The Telegraph
Since 1st March, 1999
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Parents protest tuition ban

Burdwan, Oct. 12: Students’ parents in Burdwan have set up a guardians’ forum to protest against the state government’s decision to ban private tuition. The forum has decided to back teachers accused of running private coaching centres in contravention of a government order.

Criminal cases have been started against 43 teachers of government-aided schools in the district for cheating the government by accepting money from students for private tuition as well as drawing salary from the government by giving an undertaking that they will disassociate themselves from the practice.

The Buddhadeb Bhattacharjee government had asked teachers to submit an undertaking that they would not take private tuitions as part of its crackdown on the practice. The move had initially met with teacher protests.

At least 2,500 guardians in a joint petition to Governor Viren J. Shah and the chief minister have condemned the education department’s move and said students would suffer if schoolteachers were stopped from giving private tuition.

“The students are not getting proper lessons in the school due to lack of infrastructure and they have no alternative but to take private coaching to fare well in the examinations,” said Baidyanath Kongar, spokesman of the forum.

He said a number of students, who will appear for next year’s Higher Secondary and Madhyamik examinations, were facing difficulty as teachers had been barred from taking tuition.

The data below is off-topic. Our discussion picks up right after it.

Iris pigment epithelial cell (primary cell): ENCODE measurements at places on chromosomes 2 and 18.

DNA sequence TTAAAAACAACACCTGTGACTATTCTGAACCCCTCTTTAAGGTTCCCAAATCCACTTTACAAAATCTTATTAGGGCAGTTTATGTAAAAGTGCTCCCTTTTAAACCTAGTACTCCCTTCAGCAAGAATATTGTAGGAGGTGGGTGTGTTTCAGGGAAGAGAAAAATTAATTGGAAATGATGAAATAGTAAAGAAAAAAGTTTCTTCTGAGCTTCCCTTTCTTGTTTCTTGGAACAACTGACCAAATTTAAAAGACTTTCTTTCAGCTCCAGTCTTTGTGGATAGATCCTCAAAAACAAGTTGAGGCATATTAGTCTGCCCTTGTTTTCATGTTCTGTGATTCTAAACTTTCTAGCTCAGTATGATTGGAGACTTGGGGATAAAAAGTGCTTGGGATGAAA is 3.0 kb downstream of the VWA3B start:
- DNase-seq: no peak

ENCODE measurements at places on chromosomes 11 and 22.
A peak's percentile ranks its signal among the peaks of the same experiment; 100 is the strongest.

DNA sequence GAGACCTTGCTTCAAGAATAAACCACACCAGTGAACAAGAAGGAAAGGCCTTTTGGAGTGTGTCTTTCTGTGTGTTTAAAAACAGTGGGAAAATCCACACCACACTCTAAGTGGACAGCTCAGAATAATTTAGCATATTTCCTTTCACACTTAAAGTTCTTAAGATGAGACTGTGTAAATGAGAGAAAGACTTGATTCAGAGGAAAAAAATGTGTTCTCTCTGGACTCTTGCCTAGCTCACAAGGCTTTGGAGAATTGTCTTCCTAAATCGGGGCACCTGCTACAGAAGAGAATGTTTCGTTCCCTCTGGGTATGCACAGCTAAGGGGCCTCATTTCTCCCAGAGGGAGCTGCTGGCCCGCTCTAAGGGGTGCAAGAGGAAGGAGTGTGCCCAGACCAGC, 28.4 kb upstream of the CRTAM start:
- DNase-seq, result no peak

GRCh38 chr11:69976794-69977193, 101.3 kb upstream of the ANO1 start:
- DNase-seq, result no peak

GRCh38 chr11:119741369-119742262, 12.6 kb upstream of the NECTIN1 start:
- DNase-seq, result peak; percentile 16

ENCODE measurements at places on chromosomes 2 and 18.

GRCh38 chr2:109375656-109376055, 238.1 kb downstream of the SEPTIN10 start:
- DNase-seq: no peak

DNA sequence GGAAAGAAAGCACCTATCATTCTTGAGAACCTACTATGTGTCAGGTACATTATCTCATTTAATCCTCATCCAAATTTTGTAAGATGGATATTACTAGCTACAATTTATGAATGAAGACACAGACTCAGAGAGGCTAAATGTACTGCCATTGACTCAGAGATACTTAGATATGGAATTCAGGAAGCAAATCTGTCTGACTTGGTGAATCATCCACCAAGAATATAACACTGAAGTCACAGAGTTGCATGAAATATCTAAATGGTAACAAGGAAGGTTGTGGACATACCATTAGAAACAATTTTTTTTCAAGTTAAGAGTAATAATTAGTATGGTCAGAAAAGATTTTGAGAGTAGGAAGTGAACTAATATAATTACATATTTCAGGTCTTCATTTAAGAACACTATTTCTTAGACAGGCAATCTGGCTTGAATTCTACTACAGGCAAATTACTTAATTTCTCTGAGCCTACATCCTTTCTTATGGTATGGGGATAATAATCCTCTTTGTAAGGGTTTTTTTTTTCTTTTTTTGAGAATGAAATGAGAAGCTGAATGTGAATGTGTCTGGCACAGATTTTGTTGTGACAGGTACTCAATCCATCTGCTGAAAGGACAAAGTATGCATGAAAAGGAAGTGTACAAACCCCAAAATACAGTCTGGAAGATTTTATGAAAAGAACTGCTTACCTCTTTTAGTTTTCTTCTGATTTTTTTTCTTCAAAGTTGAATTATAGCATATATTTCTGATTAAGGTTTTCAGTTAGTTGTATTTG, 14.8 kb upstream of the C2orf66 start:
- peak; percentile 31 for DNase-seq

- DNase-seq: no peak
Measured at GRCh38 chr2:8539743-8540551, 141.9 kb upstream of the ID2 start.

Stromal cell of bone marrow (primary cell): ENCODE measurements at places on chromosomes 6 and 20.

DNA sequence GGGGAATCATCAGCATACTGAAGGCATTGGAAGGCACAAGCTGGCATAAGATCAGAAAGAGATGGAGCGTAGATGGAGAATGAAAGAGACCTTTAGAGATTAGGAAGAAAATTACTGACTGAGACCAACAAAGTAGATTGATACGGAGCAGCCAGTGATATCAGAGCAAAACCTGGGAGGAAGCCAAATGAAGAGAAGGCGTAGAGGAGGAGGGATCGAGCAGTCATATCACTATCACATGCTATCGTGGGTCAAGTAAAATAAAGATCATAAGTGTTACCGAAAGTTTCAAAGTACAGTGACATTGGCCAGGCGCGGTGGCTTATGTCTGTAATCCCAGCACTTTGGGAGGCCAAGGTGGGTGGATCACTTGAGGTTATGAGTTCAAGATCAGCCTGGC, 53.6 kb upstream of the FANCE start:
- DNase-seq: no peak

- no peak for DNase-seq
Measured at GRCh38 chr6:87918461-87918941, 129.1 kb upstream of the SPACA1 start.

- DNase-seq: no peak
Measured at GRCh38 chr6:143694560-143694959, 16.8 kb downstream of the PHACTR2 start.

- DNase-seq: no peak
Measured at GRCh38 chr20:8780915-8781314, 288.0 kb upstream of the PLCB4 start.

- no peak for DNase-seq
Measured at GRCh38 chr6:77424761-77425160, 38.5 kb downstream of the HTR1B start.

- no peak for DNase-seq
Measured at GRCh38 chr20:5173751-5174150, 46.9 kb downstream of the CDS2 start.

The accused teachers have also formed a separate organisation, Parents-Teachers Co-ordination Committee, to defend themselves in court. Subhendu Banerjee, an accused teacher, said they could not be prosecuted in the court on criminal charges. “At best, we may be charged with violating our service rules. The authorities may initiate departmental inquiries against us as per government procedure. Is it a criminal offence to help students privately prepare for examination'” he asked.

Despite the furore, the practice of private tuition continues. Several students of both CMS municipal boys’ and girls’ schools, who will appear for next year’s board examinations, said a few teachers of their schools were coaching them.

In other schools also, teachers were still engaged in private tuition violating the order of the government, the students alleged.

Subhas Samanta, district inspector of schools (Secondary), said most of the government-aided schools in the district were run by managing committees. “If we receive any complaint that teachers were giving private tuition, we will direct the managing committee to take action against the offending teachers,” he said.

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